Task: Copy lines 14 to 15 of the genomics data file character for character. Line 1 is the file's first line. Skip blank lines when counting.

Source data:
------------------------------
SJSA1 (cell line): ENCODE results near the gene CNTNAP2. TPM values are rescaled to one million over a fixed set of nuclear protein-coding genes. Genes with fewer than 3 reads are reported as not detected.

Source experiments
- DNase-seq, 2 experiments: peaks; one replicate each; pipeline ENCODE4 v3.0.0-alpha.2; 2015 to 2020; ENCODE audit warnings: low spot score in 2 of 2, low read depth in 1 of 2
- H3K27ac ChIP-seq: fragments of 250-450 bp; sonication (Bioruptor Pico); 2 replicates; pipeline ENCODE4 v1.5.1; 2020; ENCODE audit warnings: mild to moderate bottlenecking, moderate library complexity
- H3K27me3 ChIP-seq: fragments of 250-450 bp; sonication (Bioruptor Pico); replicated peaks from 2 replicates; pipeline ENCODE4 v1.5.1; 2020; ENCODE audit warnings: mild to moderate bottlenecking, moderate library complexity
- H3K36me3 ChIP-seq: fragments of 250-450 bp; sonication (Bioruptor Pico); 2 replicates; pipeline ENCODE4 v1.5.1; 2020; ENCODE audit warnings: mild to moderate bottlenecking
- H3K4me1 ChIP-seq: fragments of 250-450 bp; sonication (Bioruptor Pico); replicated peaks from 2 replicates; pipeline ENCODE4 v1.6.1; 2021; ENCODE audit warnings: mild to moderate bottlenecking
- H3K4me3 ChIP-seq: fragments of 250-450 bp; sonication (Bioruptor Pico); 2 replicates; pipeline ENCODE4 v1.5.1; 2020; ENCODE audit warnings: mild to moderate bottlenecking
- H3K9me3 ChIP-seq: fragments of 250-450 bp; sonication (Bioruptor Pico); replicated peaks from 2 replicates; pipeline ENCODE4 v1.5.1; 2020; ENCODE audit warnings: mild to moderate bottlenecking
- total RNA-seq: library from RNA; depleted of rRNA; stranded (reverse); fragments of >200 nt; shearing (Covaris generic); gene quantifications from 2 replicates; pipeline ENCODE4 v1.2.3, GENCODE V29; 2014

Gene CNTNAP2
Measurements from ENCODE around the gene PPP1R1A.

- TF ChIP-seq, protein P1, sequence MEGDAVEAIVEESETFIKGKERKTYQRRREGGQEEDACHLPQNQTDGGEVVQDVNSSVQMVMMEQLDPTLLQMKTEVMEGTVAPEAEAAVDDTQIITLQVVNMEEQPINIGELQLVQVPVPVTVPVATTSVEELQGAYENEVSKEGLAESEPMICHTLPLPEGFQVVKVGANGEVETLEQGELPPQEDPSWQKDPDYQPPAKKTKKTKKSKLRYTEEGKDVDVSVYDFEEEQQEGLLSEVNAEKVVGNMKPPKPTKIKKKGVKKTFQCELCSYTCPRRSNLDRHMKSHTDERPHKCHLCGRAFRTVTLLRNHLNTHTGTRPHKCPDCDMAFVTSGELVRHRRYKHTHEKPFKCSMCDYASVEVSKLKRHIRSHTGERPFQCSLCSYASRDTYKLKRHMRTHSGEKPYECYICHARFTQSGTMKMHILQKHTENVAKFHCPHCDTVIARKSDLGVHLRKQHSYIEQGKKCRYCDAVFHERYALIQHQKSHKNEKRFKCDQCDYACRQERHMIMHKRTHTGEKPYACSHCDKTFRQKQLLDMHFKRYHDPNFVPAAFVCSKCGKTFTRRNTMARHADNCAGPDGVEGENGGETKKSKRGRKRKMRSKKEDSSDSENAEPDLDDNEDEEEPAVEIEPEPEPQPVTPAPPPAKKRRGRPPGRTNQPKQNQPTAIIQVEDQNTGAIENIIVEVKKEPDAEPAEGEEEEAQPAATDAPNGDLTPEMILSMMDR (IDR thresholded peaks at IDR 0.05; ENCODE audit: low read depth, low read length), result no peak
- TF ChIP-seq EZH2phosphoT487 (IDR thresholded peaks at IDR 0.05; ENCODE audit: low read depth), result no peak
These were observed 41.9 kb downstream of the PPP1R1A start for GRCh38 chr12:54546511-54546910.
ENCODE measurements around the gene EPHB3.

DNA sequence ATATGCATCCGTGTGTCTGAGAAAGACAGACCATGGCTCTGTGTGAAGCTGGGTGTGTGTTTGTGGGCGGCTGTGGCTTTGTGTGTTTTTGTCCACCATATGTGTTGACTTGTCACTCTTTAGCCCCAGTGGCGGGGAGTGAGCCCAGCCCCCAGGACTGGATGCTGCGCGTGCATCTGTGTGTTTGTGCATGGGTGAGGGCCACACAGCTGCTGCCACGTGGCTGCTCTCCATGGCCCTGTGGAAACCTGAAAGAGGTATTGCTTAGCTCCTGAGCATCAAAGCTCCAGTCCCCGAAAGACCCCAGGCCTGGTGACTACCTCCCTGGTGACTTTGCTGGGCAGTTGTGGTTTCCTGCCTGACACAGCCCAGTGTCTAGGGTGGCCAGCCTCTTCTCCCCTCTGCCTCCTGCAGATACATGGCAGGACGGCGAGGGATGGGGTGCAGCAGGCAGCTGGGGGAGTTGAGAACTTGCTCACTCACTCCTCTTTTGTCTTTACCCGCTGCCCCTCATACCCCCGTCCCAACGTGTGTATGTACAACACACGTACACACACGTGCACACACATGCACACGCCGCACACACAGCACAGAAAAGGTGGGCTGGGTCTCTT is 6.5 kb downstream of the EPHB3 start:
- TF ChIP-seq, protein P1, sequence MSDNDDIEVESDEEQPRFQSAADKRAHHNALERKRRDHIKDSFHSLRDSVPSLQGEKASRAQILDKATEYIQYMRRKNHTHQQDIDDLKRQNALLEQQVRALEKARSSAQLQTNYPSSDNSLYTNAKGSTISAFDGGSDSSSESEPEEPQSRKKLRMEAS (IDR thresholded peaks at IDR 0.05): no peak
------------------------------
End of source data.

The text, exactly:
- TF ChIP-seq EZH2phosphoT487 (IDR thresholded peaks at IDR 0.05; ENCODE audit: low read depth), result no peak
These were observed 41.9 kb downstream of the PPP1R1A start for GRCh38 chr12:54546511-54546910.